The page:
While living in Florianópolis, Santa Catarina, he married. Later, he returned to the state of São Paulo,8 where, according to the few surviving records of his work in the city of Campinas, he was one of the first missionaries in the region.9 He remained there until his retirement. Antônio died March 5, 1963, at the age of 97, in the district of Capão Redondo, São Paulo near Brazil College.10

Despite the scarcity of information about Antônio Leôncio da Penha, what does exist indicates a life dedicated to missionary work. Although he met the Adventist message at almost 40 years of age, he demonstrated his gratitude for having known the Bible by decades of dedication to the canvassing program in the states of São Paulo, Rio de Janeiro, Paraná, and Santa Catarina. He also was the first church member to be baptized in the state of Bahia.

Sources

Margarido, M. “Do meu livro de Memória.” Revista Adventista, August, 1923. Accessed February 18, 2020, https://acervo.cpb.com.br/ra.

“Noticiário.” Revista Adventista, June 1912. Accessed February 18, 2020, https://acervo.cpb.com.br/ra.

Oliveira, Saturnino M. De. “Antônio Leoncio da Penha.” Revista Adventista, July 1963. Accessed February 18, 2020, https://acervo.cpb.com.br/ra.

Pages, A. "A Organização da Conferência União Brasileira." Revista Adventista, January 1911. Accessed February 18, 2020, https://acervo.cpb.com.br/ra.

Santos, N. J. dos and N. F. Silva. Contando Nossa História: 110 anos da Igreja Adventista do Sétimo Dia no Estado da Bahia 1905 a 2015. Salvador, BA: EGBA, 2019.

Spies, F. W. “An Interesting Experience in Brazil.” ARH, January 2, 1908.

Spies, F. W. “Bahia, Brazil.” The Present Truth, February 27, 1908.

Spies, F. W. “Bahia, Brazil.” ARH, February 13, 1908.

Spies, F. W. “Shining Lights.” ARH, August 1, 1907.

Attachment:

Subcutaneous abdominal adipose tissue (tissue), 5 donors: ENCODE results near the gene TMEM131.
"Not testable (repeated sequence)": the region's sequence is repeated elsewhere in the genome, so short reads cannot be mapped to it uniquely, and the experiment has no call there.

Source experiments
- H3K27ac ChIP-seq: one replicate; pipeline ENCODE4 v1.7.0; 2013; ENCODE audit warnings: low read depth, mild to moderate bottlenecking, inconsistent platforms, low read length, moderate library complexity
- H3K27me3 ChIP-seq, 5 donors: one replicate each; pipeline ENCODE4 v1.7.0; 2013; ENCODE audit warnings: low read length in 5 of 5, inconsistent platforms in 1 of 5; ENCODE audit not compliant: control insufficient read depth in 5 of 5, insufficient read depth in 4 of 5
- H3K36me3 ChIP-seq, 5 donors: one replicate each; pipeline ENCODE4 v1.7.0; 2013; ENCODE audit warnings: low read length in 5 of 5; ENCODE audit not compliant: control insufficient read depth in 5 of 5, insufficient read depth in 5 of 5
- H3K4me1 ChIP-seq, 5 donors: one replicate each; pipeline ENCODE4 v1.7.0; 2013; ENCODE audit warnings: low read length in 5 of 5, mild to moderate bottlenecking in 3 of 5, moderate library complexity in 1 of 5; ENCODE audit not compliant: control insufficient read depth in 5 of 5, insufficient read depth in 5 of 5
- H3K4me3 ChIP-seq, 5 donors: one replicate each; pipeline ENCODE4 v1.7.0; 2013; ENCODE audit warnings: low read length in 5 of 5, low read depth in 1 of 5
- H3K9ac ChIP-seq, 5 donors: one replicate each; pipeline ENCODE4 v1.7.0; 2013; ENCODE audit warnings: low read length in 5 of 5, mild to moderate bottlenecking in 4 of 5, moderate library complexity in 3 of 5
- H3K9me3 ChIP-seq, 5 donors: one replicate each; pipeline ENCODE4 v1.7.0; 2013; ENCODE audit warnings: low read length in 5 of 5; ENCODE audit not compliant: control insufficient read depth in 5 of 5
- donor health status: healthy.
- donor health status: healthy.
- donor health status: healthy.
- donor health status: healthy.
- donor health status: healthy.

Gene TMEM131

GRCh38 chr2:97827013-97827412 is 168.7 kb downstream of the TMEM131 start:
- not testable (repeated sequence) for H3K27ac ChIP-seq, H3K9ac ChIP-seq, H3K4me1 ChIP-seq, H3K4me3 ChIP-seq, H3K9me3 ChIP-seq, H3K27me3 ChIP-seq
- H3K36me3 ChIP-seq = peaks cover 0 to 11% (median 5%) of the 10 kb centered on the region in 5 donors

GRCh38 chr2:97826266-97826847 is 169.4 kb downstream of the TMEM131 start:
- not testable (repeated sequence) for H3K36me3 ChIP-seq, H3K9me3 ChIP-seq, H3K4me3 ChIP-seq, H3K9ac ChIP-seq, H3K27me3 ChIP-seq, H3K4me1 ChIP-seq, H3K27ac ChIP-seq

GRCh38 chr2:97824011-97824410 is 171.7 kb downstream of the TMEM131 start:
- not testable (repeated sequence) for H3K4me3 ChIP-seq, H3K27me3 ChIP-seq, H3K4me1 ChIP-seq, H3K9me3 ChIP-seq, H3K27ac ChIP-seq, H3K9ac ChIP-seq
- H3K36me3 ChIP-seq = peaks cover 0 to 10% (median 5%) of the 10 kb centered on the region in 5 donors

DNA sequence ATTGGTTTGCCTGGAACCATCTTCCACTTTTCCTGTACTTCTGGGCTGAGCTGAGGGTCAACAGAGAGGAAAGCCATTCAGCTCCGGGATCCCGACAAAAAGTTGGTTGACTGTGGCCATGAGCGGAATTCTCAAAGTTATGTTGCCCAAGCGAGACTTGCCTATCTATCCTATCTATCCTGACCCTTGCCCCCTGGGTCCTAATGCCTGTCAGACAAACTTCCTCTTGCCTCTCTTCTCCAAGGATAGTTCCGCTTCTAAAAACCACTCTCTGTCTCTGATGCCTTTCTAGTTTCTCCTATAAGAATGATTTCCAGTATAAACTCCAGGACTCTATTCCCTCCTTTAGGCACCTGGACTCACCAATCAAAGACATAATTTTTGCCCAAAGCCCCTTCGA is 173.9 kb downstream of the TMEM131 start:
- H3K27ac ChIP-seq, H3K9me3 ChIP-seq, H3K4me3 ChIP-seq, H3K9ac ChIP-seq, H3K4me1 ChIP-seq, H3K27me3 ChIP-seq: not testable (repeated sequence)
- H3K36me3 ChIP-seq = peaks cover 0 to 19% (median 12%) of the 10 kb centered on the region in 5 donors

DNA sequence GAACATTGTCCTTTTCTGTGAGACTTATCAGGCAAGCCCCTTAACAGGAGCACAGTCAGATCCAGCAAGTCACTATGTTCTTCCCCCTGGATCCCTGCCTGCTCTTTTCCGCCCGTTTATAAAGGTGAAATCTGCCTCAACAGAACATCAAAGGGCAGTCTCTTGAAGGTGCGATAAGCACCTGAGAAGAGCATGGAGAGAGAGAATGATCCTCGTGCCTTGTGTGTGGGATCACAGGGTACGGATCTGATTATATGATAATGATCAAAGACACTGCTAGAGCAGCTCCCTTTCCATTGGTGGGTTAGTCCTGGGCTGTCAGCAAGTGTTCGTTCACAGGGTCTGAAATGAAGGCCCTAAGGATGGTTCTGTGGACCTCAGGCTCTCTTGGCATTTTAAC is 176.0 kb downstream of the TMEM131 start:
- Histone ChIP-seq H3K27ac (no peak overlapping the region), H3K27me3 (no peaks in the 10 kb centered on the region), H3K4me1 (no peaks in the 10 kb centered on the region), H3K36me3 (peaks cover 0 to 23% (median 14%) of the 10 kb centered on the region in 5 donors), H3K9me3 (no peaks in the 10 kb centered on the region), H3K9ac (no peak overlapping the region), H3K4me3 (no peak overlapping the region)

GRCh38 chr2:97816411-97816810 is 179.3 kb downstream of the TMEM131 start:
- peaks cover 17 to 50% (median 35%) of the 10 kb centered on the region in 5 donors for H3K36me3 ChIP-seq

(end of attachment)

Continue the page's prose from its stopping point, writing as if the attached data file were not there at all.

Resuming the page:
Tonjes, H. "A Colportagem no Brasil." Revista Adventista, November 1909. Accessed February 18, 2020, https://acervo.cpb.com.br/ra.

"Várias Notícias." Revista Adventista, June 1910. Accessed February 18, 2020, https://acervo.cpb.com.br/ra.

Notes

  1. In Portuguese, the name of the seventh day of the week is the same designation for Sabbath.

  2. N. J. dos Santos and N. F. Silva, Contando Nossa História: 110 anos da Igreja Adventista do Sétimo Dia no Estado da Bahia 1905 a 2015 (Salvador, BA: EGBA, 2019), 62; F. W. Spies, “Bahia, Brazil,” The Present Truth, February 27, 1908, 155; F. W. Spies, “An Interesting Experience in Brazil,” ARH, January 2, 1908, 16.

  3. Santos and Silva, 62; F. W. Spies, “Shining Lights,” ARH, August 1, 1907, 19; F. W. Spies, “An Interesting Experience in Brazil,” ARH, January 2, 1908, 16; F. W. Spies, “Bahia, Brazil,” ARH, February 13, 1908, 16.

  4. H. Tonjes, "A Colportagem no Brasil," Revista Adventista, November 1909, 10.

  5. “Várias Notícias,” Revista Adventista, June 1910, 10.

  6. “Noticiário,” Revista Adventista, June 1912, 16.

  7. Santos and Silva, 62.

  8. Ibid.

  9. M. Margarido, “Do meu livro de Memória,” Revista Adventista, August 1923, 10.

  10. Santos and Silva, 62; Saturnino M. de Oliveira, “Antônio Leoncio da Penha,” Revista Adventista, July 1963, 34.

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UNASP, The Brazilian White Center –. "Penha, Antônio Leôncio da (1866–1963)." Encyclopedia of Seventh-day Adventists. July 12, 2021. Accessed February 26, 2024. https://encyclopedia.adventist.org/article?id=7GMQ.

UNASP, The Brazilian White Center –. "Penha, Antônio Leôncio da (1866–1963)." Encyclopedia of Seventh-day Adventists. July 12, 2021. Date of access February 26, 2024, https://encyclopedia.adventist.org/article?id=7GMQ.

UNASP, The Brazilian White Center – (2021, July 12). Penha, Antônio Leôncio da (1866–1963). Encyclopedia of Seventh-day Adventists. Retrieved February 26, 2024, https://encyclopedia.adventist.org/article?id=7GMQ.